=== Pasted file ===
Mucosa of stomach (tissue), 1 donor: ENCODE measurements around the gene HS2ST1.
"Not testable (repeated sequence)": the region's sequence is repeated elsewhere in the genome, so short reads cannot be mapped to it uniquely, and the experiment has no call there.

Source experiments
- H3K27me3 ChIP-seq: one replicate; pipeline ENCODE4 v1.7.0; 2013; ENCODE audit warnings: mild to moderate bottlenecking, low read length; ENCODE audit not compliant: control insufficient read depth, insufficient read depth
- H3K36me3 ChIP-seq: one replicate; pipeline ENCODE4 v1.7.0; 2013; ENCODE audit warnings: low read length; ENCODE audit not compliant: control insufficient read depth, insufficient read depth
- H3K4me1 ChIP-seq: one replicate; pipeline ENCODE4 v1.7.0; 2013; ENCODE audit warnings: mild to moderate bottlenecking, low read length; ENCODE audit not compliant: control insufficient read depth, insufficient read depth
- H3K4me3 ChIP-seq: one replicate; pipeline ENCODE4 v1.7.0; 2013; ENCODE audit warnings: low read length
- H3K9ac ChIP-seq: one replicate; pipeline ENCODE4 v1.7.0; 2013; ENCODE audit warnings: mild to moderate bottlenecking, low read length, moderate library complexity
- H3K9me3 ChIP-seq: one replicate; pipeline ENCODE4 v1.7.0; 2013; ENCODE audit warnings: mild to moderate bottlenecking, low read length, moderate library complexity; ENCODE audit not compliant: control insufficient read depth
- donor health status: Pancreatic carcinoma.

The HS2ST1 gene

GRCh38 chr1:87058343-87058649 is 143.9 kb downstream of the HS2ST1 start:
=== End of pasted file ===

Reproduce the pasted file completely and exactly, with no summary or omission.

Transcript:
Mucosa of stomach (tissue), 1 donor: ENCODE measurements around the gene HS2ST1.
"Not testable (repeated sequence)": the region's sequence is repeated elsewhere in the genome, so short reads cannot be mapped to it uniquely, and the experiment has no call there.

Source experiments
- H3K27me3 ChIP-seq: one replicate; pipeline ENCODE4 v1.7.0; 2013; ENCODE audit warnings: mild to moderate bottlenecking, low read length; ENCODE audit not compliant: control insufficient read depth, insufficient read depth
- H3K36me3 ChIP-seq: one replicate; pipeline ENCODE4 v1.7.0; 2013; ENCODE audit warnings: low read length; ENCODE audit not compliant: control insufficient read depth, insufficient read depth
- H3K4me1 ChIP-seq: one replicate; pipeline ENCODE4 v1.7.0; 2013; ENCODE audit warnings: mild to moderate bottlenecking, low read length; ENCODE audit not compliant: control insufficient read depth, insufficient read depth
- H3K4me3 ChIP-seq: one replicate; pipeline ENCODE4 v1.7.0; 2013; ENCODE audit warnings: low read length
- H3K9ac ChIP-seq: one replicate; pipeline ENCODE4 v1.7.0; 2013; ENCODE audit warnings: mild to moderate bottlenecking, low read length, moderate library complexity
- H3K9me3 ChIP-seq: one replicate; pipeline ENCODE4 v1.7.0; 2013; ENCODE audit warnings: mild to moderate bottlenecking, low read length, moderate library complexity; ENCODE audit not compliant: control insufficient read depth
- donor health status: Pancreatic carcinoma.

The HS2ST1 gene

GRCh38 chr1:87058343-87058649 is 143.9 kb downstream of the HS2ST1 start: